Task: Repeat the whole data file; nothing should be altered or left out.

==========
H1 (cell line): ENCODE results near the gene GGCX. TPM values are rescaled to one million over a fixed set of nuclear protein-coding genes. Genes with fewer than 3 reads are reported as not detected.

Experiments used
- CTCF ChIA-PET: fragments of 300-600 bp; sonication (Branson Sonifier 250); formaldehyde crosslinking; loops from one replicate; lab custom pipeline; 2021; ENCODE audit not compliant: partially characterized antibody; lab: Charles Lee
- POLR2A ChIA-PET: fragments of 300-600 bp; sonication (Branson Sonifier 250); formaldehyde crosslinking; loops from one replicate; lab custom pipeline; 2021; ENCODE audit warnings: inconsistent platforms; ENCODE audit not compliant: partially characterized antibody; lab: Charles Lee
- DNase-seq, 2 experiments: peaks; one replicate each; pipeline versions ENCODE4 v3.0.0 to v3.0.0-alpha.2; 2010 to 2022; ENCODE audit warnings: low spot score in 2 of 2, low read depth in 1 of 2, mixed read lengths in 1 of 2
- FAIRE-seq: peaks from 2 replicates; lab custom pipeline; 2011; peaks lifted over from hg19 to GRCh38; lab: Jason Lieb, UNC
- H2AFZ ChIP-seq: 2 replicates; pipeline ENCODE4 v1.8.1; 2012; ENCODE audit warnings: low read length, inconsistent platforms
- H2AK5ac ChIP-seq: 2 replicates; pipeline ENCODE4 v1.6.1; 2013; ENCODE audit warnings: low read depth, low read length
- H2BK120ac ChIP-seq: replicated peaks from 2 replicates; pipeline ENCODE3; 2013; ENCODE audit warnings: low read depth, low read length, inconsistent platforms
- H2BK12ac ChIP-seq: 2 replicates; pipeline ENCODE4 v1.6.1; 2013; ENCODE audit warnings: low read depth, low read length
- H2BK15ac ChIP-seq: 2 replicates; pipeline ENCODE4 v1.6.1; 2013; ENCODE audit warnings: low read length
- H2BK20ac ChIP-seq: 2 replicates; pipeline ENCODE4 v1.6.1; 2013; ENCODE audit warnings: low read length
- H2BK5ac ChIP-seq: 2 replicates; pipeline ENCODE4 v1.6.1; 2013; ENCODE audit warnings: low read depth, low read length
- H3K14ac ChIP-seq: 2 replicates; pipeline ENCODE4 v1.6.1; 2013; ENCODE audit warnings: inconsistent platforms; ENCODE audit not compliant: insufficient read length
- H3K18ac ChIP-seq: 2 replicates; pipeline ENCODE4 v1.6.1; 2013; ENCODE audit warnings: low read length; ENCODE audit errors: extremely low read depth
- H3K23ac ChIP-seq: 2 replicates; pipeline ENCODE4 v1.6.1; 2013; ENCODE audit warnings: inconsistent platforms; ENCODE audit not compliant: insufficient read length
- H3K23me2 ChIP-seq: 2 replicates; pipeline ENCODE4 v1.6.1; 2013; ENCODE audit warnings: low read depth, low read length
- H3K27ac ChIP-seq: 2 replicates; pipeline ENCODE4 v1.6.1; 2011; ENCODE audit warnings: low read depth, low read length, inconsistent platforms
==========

H1 (cell line): ENCODE results near the gene GGCX. TPM values are rescaled to one million over a fixed set of nuclear protein-coding genes. Genes with fewer than 3 reads are reported as not detected.

Experiments used
- CTCF ChIA-PET: fragments of 300-600 bp; sonication (Branson Sonifier 250); formaldehyde crosslinking; loops from one replicate; lab custom pipeline; 2021; ENCODE audit not compliant: partially characterized antibody; lab: Charles Lee
- POLR2A ChIA-PET: fragments of 300-600 bp; sonication (Branson Sonifier 250); formaldehyde crosslinking; loops from one replicate; lab custom pipeline; 2021; ENCODE audit warnings: inconsistent platforms; ENCODE audit not compliant: partially characterized antibody; lab: Charles Lee
- DNase-seq, 2 experiments: peaks; one replicate each; pipeline versions ENCODE4 v3.0.0 to v3.0.0-alpha.2; 2010 to 2022; ENCODE audit warnings: low spot score in 2 of 2, low read depth in 1 of 2, mixed read lengths in 1 of 2
- FAIRE-seq: peaks from 2 replicates; lab custom pipeline; 2011; peaks lifted over from hg19 to GRCh38; lab: Jason Lieb, UNC
- H2AFZ ChIP-seq: 2 replicates; pipeline ENCODE4 v1.8.1; 2012; ENCODE audit warnings: low read length, inconsistent platforms
- H2AK5ac ChIP-seq: 2 replicates; pipeline ENCODE4 v1.6.1; 2013; ENCODE audit warnings: low read depth, low read length
- H2BK120ac ChIP-seq: replicated peaks from 2 replicates; pipeline ENCODE3; 2013; ENCODE audit warnings: low read depth, low read length, inconsistent platforms
- H2BK12ac ChIP-seq: 2 replicates; pipeline ENCODE4 v1.6.1; 2013; ENCODE audit warnings: low read depth, low read length
- H2BK15ac ChIP-seq: 2 replicates; pipeline ENCODE4 v1.6.1; 2013; ENCODE audit warnings: low read length
- H2BK20ac ChIP-seq: 2 replicates; pipeline ENCODE4 v1.6.1; 2013; ENCODE audit warnings: low read length
- H2BK5ac ChIP-seq: 2 replicates; pipeline ENCODE4 v1.6.1; 2013; ENCODE audit warnings: low read depth, low read length
- H3K14ac ChIP-seq: 2 replicates; pipeline ENCODE4 v1.6.1; 2013; ENCODE audit warnings: inconsistent platforms; ENCODE audit not compliant: insufficient read length
- H3K18ac ChIP-seq: 2 replicates; pipeline ENCODE4 v1.6.1; 2013; ENCODE audit warnings: low read length; ENCODE audit errors: extremely low read depth
- H3K23ac ChIP-seq: 2 replicates; pipeline ENCODE4 v1.6.1; 2013; ENCODE audit warnings: inconsistent platforms; ENCODE audit not compliant: insufficient read length
- H3K23me2 ChIP-seq: 2 replicates; pipeline ENCODE4 v1.6.1; 2013; ENCODE audit warnings: low read depth, low read length
- H3K27ac ChIP-seq: 2 replicates; pipeline ENCODE4 v1.6.1; 2011; ENCODE audit warnings: low read depth, low read length, inconsistent platforms